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Hundreds rally in support of Mueller following Sessions’ departure from Trump administration

The protesters gathered outside of the Albemarle County Office Building in response to the dismissal of Jeff Sessions

<p>Hundreds of protesters gathered along the sidewalk in front of the Albemarle County Office Building, many holding signs expressing their opposition to appointment of Matthew Whitaker of Acting Attorney General.</p>

Hundreds of protesters gathered along the sidewalk in front of the Albemarle County Office Building, many holding signs expressing their opposition to appointment of Matthew Whitaker of Acting Attorney General.

In response to President Donald Trump’s recent dismissal of former Attorney General Jeff Sessions and what some saw as a threat to the existence of the Special Counsel investigation into foreign interference in the 2016 election, protesters gathered outside the Albemarle County Office Building Thursday evening. The protesters gathered to express their dissatisfaction with the appointment of Matthew Whitaker — who has expressed criticisms of the Russia probe — as Acting Attorney General.

Whitaker, who served as chief of staff to Sessions, has expressed criticisms of the investigation on his Twitter account and wrote an opinion piece for CNN titled “Mueller’s Investigation of Trump is Going Too Far”.

The online protest organized through MoveOn was titled Nobody Is Above the Law, demanding Whitaker “immediately cease supervision of the investigation.”

The two groups merged into one large protest of a few hundred individuals stretching along the sidewalk in front of the Albemarle County Office Building. Protestors set up on all sides of the corner of McIntire Road, waving signs in support of Special Counsel Robert Mueller and against Trump and the appointment of Whitaker.

David Singerman, a co-organizer of Indivisible Charlottesville — a local organization of volunteers who oppose the Trump agenda and seek to hold government officials accountable —  shared his thoughts on why it was important for people to turn out and protest.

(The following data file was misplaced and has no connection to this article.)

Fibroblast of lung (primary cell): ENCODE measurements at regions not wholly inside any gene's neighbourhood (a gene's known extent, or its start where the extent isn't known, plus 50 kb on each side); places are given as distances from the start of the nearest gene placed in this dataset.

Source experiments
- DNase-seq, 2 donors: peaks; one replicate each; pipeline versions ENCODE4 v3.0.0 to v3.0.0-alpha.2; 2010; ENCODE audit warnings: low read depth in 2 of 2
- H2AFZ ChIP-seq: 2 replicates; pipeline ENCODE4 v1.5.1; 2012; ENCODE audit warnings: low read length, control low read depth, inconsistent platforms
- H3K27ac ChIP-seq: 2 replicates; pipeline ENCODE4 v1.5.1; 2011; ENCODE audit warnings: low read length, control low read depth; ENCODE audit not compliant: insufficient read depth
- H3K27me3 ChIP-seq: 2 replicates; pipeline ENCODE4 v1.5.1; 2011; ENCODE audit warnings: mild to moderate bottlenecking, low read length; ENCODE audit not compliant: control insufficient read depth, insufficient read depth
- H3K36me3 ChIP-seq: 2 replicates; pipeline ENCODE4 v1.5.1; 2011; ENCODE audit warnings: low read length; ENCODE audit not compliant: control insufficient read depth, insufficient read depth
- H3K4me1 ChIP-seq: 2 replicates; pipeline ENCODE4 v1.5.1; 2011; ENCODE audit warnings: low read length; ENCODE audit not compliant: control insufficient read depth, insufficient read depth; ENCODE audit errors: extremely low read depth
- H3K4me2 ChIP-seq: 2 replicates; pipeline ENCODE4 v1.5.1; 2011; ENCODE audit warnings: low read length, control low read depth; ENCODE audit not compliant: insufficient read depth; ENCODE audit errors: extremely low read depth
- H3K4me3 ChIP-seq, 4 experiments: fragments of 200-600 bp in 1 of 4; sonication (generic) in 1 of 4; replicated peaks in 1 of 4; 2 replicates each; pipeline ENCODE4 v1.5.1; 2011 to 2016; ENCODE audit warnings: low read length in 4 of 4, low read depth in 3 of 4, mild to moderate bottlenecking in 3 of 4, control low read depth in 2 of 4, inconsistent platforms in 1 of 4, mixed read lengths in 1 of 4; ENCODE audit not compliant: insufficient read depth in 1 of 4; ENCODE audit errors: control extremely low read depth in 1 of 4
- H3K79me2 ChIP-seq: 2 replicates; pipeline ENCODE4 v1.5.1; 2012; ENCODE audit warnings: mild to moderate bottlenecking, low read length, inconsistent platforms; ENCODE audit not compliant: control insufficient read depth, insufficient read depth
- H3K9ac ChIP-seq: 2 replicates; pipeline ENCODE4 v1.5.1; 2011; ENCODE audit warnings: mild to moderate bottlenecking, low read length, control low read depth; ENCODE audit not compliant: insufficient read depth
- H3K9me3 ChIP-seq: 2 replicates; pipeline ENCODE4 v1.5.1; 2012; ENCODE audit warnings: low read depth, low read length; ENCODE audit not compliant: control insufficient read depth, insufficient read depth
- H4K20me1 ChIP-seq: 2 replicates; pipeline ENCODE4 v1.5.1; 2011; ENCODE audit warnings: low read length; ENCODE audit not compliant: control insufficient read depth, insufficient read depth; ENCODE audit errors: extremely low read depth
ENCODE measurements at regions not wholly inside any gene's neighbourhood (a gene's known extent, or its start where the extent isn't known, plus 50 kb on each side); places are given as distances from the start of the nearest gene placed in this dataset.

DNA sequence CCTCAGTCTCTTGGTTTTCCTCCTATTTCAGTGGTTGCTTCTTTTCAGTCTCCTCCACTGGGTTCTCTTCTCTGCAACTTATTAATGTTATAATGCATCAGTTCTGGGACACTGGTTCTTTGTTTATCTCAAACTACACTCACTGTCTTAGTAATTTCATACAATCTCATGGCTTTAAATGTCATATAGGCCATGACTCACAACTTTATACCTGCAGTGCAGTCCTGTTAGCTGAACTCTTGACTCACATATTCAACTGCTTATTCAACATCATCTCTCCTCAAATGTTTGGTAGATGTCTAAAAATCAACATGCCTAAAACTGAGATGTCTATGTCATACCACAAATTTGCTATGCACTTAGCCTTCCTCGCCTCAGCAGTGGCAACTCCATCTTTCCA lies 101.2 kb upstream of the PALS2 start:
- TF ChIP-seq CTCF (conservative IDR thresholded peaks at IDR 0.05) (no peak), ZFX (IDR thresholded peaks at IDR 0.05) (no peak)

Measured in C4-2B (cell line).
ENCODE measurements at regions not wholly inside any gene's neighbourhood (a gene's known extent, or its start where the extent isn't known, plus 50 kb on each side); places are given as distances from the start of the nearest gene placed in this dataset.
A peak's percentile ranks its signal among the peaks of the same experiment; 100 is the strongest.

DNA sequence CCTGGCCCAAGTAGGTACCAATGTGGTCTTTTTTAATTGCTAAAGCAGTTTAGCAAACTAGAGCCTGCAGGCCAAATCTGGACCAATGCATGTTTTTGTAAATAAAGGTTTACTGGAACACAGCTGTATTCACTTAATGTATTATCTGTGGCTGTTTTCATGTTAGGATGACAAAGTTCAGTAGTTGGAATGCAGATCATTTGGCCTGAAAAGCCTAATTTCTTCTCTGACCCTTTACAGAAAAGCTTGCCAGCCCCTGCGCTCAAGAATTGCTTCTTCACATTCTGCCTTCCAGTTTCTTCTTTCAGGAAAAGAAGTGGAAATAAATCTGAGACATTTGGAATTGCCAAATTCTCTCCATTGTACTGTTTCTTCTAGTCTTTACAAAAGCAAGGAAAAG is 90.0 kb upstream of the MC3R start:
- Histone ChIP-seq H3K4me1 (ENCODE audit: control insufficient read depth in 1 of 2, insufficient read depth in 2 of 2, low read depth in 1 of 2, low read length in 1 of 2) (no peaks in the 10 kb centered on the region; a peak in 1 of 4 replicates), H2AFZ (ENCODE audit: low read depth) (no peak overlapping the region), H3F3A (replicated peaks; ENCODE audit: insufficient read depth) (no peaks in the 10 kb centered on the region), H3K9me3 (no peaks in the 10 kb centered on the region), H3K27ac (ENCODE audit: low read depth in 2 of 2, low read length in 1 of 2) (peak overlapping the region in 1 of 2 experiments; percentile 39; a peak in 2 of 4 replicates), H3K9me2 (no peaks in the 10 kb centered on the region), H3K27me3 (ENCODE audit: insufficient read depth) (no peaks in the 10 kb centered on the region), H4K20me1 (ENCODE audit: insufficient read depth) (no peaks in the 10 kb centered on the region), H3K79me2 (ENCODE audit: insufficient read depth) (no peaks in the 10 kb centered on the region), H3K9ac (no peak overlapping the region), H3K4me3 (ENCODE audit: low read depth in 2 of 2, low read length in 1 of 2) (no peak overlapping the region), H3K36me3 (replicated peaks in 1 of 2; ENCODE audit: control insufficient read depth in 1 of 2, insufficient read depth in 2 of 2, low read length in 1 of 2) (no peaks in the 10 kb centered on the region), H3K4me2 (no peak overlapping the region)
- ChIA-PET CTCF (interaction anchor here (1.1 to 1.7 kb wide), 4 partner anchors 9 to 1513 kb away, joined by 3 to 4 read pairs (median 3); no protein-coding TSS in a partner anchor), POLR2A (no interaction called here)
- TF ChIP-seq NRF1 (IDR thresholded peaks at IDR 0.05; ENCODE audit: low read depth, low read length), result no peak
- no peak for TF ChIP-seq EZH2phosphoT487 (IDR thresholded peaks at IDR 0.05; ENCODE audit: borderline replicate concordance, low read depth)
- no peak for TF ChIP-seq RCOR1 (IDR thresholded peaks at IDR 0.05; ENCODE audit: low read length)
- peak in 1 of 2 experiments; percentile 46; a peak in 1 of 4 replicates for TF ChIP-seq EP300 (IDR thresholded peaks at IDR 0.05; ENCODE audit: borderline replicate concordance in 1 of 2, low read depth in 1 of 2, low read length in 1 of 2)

“It's important to stand up for America as a country where the rule of law still holds and to show that nobody is above the law, not even someone in the White House,” Singerman said in an interview.

Positioned at the corner of a busy intersection, some participants held signs reading “Honk to protect Mueller” while the group occasionally chanted slogans such as “this is what democracy looks like” and “we are the righteous mob — let Mueller do his job.” 

“I think it's important to be as active in our political system as possible, and to show that things that are happening are not okay,” said Mary Brewer, a third-year College student who attended the protest. 

Charlottesville resident Vonnie Calland expressed a range of concerns, particularly in reference to Trump’s expressed lack of support for the Special Counsel investigation which he has repeatedly called a “witch hunt.”

“I’m concerned about the fact Trump is going after the special counsel, he's made it very clear that he does not want this investigation to continue,” Calland said. “Whitaker is not appropriate for the job of Attorney General.”

A few protestors wore pink pussyhats, including one woman whose baby had a pussyhat on its head. Another protester showed up in a full inflatable body suit depicting President Trump as a baby, bottle in hand. Charlottesville resident Claire Winter brought her homemade decorative candles featuring an image of Special Counsel Robert Mueller.

“I wanted to give a little light,” Winter said, handing out almost all of her 40 decorative candles to the gathered protestors. 

The protest, which lasted roughly an hour, remained peaceful throughout the night with no counter-protestors or police to be seen. The protest, which was only announced to take place Wednesday afternoon, netted a high turnout. Similar protests occurred in cities across the United States, including New York City, Washington D.C. and Baltimore.

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